RealXtend - Open source platform for interconnected virtual worlds. 01. Installing OpenSim. In order to setup a basic standalone sim on your home PC you need just two pieces of software, the OpenSim server software, and a client (viewer) to connect to it.
Step 1: Installing and Setting up the ServerThe OpenSim server software can be downloaded from the OSGrid website. While on the OSGrid download page, I recommend that you also download the new Hippo viewer, especially designed for grid use, and with a very nifty new Grid button. It supports 45,000 prims and allows building up to a height of 10,000 m. Megaprims of up to 256x256x256 m come as standard, and it has several other exciting features. You can, of course, use the SL viewer, and this tutorial will guide you through using both the Hippo viewer and the SL viewer.
Once you have downloaded the OpenSim server software, unzip it, and get the Bin folder out. Create a shortcut on the desktop to the OpenSim.exe file in the Bin folder. Region (root) # : you know the server is ready. Ok, you are now good to connect to your sim. NINJA Physics. This project proposes a new physics extension called NINJA Physics.
The NINJA Physics extension enhances the ODE physics in OpenSimulator with joints: movable linkages between prims. This will allow wheeled vehicles, ragdolls, and mechanical/robotic assemblies to be interactively built within the standard viewer and controllable through scripting. A demonstration of the idea can be seen here: NINJA stands for a Networked INteractive Jointed Assembly. "Jointed Assembly" refers to an articulated rigid body. The core ODE physics engine already provides support for joints; it is OpenSimulator and the viewer that lack support. This new kind of physics, jointed physics, is separate from and complementary to the existing LSL script-based vehicles. The development of NINJA Physics follows these principles. Break nothing.
Quick start To try out NINJA Physics, follow these steps. Apply the patch ninja-allparts.patch to your OpenSimulator source tree and compile. Definitions Create a small sphere. JISC's Second Life guide helps lecturers teach in the virtual world. JISC's new guide to Second Life is written by lecturers for lecturers, to help others to use virtual worlds for teaching.
‘Getting Started in Second Life' answers some common questions like how to set-up in Second Life, what the rules of the world are, how to plan lessons and how best to help students use it effectively for learning. The aim of the guide is to present the basics in order to help lecturers experiment, rather than them getting lost in mastering the detail of the virtual environment.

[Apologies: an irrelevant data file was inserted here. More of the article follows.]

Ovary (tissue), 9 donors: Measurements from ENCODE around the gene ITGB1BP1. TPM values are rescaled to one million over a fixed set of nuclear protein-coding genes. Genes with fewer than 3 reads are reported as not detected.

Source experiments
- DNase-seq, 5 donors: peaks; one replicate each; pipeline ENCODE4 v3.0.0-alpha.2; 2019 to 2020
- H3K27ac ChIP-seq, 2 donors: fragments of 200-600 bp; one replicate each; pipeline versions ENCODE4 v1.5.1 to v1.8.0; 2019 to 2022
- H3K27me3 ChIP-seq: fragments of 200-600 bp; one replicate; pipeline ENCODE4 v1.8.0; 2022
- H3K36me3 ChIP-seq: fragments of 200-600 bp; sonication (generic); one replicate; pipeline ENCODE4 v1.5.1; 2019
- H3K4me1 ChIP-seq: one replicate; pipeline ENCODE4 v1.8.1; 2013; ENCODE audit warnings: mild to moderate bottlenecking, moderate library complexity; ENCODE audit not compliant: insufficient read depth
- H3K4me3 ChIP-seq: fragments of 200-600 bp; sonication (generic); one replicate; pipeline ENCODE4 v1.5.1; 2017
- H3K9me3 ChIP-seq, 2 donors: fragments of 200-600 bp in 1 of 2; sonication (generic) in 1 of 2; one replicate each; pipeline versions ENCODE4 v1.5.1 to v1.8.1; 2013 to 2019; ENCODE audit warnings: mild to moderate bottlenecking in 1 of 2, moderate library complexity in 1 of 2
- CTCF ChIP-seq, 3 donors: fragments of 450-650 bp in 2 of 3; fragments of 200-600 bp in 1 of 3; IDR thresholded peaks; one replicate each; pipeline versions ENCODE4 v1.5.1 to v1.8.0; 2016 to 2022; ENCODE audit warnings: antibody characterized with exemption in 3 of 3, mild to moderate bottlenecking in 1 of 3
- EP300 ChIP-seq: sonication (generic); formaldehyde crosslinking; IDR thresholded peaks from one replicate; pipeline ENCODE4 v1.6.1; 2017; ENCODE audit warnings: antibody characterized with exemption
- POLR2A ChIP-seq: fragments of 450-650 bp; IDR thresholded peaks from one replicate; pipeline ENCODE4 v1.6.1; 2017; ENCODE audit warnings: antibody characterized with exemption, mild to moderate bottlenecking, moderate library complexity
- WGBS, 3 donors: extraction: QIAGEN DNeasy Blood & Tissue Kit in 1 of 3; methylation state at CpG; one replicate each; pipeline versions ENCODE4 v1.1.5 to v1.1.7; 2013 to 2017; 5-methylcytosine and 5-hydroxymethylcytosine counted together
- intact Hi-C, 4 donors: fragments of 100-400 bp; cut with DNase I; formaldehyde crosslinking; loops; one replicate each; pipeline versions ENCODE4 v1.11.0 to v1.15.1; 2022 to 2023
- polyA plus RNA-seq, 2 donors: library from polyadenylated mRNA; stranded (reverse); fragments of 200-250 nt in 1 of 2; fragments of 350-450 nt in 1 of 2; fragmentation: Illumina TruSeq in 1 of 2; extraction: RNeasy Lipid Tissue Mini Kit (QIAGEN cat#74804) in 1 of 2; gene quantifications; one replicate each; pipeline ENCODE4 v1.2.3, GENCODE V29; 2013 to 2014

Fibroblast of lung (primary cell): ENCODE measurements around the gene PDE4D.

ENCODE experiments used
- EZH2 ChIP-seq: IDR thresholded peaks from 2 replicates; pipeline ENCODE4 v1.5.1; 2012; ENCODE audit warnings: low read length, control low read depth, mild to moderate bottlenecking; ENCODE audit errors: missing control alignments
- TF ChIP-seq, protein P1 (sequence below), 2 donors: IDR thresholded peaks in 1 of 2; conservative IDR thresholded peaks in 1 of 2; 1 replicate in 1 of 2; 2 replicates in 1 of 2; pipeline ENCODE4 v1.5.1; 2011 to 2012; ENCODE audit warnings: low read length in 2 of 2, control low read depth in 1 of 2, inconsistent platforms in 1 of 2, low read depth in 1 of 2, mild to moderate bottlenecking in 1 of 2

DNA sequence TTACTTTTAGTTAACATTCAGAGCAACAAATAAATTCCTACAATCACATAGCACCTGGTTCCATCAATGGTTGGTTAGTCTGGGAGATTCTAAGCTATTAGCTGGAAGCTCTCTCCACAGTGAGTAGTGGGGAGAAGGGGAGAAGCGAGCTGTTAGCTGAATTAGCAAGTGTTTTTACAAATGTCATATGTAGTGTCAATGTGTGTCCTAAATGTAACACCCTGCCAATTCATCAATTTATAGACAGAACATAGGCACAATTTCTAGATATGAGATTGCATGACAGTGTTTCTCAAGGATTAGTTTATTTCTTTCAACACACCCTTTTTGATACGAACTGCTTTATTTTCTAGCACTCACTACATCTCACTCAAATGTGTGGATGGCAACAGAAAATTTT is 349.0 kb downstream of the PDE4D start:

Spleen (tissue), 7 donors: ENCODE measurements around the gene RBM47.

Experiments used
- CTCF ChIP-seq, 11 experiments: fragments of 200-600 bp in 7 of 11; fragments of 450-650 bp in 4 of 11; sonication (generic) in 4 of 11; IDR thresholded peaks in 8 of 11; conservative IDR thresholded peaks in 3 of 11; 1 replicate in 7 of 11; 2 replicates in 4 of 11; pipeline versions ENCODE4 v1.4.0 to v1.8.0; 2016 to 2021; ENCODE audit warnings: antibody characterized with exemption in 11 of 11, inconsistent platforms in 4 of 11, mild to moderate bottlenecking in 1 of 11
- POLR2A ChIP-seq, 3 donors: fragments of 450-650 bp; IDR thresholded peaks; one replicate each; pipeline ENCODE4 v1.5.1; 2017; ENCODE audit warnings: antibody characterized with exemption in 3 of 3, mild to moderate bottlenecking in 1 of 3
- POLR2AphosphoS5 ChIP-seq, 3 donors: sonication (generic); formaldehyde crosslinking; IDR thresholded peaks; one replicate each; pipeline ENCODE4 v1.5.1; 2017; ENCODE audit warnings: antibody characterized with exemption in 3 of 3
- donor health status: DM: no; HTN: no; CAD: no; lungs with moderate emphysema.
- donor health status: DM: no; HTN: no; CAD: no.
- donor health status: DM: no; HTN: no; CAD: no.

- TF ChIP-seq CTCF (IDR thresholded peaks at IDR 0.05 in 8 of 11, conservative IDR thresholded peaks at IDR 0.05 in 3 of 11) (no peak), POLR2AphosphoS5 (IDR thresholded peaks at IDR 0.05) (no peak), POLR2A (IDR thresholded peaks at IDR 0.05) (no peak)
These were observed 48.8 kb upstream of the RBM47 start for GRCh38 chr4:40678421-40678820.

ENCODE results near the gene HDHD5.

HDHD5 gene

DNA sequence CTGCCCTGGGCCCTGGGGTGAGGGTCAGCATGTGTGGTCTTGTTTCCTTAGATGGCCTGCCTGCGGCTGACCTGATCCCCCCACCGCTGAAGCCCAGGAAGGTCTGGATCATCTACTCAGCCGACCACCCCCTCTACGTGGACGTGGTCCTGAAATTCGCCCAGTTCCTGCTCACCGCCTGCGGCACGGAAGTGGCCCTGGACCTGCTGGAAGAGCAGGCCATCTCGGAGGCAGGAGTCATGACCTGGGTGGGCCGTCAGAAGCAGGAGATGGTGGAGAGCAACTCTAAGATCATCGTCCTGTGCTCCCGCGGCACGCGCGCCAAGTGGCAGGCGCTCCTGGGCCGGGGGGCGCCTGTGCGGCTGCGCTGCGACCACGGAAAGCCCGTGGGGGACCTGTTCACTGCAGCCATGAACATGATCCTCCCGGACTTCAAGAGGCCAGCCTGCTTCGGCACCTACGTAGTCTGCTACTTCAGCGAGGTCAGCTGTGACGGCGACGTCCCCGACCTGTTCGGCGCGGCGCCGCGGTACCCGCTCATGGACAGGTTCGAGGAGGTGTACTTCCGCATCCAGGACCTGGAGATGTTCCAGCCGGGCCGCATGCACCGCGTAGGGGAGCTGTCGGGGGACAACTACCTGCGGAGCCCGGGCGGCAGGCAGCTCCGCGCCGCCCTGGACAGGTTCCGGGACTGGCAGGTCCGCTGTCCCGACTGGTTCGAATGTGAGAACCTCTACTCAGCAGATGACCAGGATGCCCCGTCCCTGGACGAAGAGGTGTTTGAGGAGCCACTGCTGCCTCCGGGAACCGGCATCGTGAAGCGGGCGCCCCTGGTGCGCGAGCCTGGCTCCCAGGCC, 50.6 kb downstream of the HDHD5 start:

Lawrie Phipps, JISC Programme Manager, said: "With more institutions exploiting online learning it is important that JISC provides the tools to ensure that UK institutions remain at the forefront of this area. " The authors are all lecturers who have used Second Life in their teaching, so the guide is full of examples from their own experiences. Professor Maggi Savin-Baden, one of the report authors and director of learner innovation at Coventry University, said: Adam Frisby. Ten questions to ask your OpenSim host. Update: Full, up-to-date list of OpenSim hosting providers is here.
If you’re looking to rent some OpenSim land from someone, you’re probably thinking about the monthly cost and the setup fee, but here are a few more questions to ask: Interview photo by FreeFoto.com Can I choose where my land will be located? Some hosting providers can give you land on their grid only. Some allow you to have your own grid or standalone regions. If you’re on someone else’s grid, then your region can be easily accessed by the grid’s other uses, by walking over or teleporting over from other nearby regions. Learn 4 Life » Scratch in Open Sim.
Thanks to ReactionGrid and @dstrawberrygirl, Learn4Life now has a place on the Open Sim grid and I am officially a “Gridizen”.
Chris set me up an account in minutes and I was able to have a quick play with Scratch for Open Sim. Here’s a very quick video of the basic process. I simply downloaded the Scratch for Open Sim application – written in Squeak here (courtesy of a link from Rich White‘s excellent Greenbush Labs Blog – Rich tweaked Scratch for Second Life for Open Sim as a universal app for Windows, Mac and Linux) and then I was able to write code that could control a prim on the Open Grid in seconds. I simply dragged and dropped the building blocks onto the interface and then copy and pasted the code into TextMate and from there into my prim on Reactiongrid and presto – it worked first time. Second Life and Open Sim for Newbies (like Me!) - Day 1. If you and I follow each other on Twitter, you'll know that my ninth graders (a/k/a the Digiteen Dream Team) have been building a virtual world to teach digital citizenship on ReactionGrid, and OpenSim.
Boy, I'm a total beginner (feel about like this kitty on a laptop) but learning a lot, so I'm planning to share the things I've learned with you.Just remember I'm a beginner - if you're a supergeek then head over to Beth Ritter-Guth, Peggy Sheehy, or Kevin Jarrett and the other many educators who leave me in the dust, but if you're trying to figure this out, maybe this will help! I'm putting this in my own words, so I hope the experts will correct me if I mess up.Basic Terminology Virtual World - A virtual world, some call a metaverse, is a place where you can operate in 3d environment. Everything is in 3d space which means it has x, y, and z coordinates for those who actually start building in these worlds. Second Life - A virtual world created by Linden Labs.
GreenbushTV's Channel. Web3d-blog. Lg3d-wonderland: Project Wonderland. Edusim - 3D virtual worlds for the classrom interactive whiteboard.